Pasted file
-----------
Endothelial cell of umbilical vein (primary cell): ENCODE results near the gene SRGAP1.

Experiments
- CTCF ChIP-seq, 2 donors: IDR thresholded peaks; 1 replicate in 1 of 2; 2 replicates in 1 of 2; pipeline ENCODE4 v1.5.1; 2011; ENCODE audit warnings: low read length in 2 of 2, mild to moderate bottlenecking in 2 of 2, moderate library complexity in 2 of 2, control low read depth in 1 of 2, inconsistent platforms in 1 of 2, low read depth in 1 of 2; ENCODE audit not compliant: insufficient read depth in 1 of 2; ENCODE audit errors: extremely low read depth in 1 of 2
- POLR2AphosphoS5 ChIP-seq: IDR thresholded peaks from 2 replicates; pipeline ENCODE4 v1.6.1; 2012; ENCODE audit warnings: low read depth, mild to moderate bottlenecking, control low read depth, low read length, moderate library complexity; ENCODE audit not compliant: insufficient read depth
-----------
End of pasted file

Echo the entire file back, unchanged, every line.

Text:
Endothelial cell of umbilical vein (primary cell): ENCODE results near the gene SRGAP1.

Experiments
- CTCF ChIP-seq, 2 donors: IDR thresholded peaks; 1 replicate in 1 of 2; 2 replicates in 1 of 2; pipeline ENCODE4 v1.5.1; 2011; ENCODE audit warnings: low read length in 2 of 2, mild to moderate bottlenecking in 2 of 2, moderate library complexity in 2 of 2, control low read depth in 1 of 2, inconsistent platforms in 1 of 2, low read depth in 1 of 2; ENCODE audit not compliant: insufficient read depth in 1 of 2; ENCODE audit errors: extremely low read depth in 1 of 2
- POLR2AphosphoS5 ChIP-seq: IDR thresholded peaks from 2 replicates; pipeline ENCODE4 v1.6.1; 2012; ENCODE audit warnings: low read depth, mild to moderate bottlenecking, control low read depth, low read length, moderate library complexity; ENCODE audit not compliant: insufficient read depth